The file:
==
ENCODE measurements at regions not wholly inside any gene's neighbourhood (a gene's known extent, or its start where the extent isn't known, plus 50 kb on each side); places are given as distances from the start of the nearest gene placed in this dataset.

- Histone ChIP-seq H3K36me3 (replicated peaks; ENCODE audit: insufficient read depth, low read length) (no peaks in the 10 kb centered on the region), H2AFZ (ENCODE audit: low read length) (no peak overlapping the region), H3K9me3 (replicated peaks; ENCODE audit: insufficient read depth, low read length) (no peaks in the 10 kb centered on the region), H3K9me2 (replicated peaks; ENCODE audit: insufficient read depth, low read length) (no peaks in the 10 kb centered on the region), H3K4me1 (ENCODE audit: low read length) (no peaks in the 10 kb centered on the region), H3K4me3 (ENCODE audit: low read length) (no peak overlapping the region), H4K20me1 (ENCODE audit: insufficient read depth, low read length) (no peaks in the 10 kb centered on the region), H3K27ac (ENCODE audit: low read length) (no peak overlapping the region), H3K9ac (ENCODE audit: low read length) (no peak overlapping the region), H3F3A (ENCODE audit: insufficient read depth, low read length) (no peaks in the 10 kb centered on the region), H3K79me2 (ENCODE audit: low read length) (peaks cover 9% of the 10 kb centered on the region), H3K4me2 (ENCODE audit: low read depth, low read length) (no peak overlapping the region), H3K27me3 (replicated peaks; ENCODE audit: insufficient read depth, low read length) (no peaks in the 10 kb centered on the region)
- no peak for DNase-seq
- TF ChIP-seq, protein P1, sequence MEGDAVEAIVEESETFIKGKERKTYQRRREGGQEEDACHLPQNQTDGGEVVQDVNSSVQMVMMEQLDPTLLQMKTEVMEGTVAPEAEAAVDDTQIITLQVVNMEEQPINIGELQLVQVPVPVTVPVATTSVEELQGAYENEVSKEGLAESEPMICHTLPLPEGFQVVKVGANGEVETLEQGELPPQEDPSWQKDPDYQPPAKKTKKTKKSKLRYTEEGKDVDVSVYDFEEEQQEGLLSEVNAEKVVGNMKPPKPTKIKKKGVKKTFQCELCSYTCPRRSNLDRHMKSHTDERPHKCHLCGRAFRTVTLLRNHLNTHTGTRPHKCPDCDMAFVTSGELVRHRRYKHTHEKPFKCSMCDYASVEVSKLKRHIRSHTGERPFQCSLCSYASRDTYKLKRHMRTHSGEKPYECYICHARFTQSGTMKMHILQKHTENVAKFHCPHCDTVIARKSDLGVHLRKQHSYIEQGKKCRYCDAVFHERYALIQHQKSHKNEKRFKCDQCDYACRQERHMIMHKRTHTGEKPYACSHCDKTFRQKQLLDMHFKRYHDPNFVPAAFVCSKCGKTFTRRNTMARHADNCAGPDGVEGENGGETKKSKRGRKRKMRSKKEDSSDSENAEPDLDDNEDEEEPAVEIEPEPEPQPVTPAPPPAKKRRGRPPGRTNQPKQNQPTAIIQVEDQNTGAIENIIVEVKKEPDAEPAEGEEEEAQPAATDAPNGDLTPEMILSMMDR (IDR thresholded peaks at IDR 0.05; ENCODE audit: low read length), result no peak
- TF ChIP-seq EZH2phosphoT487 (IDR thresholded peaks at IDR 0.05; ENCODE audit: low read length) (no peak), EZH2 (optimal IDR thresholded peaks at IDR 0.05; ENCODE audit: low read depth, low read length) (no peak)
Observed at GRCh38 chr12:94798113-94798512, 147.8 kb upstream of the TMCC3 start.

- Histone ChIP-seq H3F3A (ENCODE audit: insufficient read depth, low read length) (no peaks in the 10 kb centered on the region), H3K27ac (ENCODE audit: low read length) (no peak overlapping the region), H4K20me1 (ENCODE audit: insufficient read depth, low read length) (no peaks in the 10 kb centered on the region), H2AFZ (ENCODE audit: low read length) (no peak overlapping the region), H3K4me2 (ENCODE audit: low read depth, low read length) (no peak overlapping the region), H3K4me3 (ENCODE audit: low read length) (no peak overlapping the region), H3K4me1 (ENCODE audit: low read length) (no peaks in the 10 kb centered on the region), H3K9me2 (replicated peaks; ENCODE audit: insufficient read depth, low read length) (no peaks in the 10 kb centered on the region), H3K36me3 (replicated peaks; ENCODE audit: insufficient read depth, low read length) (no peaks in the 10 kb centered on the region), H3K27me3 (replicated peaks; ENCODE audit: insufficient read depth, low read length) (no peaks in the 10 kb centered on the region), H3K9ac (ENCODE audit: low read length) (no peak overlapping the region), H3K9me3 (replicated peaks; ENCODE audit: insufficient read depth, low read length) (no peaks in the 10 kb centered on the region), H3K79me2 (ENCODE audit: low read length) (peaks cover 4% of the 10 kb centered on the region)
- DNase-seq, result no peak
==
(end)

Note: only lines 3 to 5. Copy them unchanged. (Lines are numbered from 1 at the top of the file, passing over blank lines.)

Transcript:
- no peak for DNase-seq
- TF ChIP-seq, protein P1, sequence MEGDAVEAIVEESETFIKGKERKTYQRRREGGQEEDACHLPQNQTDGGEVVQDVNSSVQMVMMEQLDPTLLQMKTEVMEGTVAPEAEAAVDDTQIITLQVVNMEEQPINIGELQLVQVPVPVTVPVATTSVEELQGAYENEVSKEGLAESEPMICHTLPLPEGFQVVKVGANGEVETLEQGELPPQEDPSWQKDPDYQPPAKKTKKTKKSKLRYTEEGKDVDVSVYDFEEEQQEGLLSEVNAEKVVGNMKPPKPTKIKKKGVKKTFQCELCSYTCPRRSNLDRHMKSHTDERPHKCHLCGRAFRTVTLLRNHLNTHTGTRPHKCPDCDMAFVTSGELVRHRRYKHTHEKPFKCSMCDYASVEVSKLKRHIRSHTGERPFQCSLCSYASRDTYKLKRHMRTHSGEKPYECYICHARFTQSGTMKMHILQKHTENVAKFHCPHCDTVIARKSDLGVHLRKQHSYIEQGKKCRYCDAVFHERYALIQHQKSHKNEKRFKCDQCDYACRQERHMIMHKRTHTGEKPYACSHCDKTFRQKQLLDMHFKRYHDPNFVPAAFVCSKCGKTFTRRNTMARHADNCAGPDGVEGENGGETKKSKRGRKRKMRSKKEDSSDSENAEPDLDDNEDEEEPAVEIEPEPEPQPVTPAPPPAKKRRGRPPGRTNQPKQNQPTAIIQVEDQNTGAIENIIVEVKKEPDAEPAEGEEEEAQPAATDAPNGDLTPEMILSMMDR (IDR thresholded peaks at IDR 0.05; ENCODE audit: low read length), result no peak
- TF ChIP-seq EZH2phosphoT487 (IDR thresholded peaks at IDR 0.05; ENCODE audit: low read length) (no peak), EZH2 (optimal IDR thresholded peaks at IDR 0.05; ENCODE audit: low read depth, low read length) (no peak)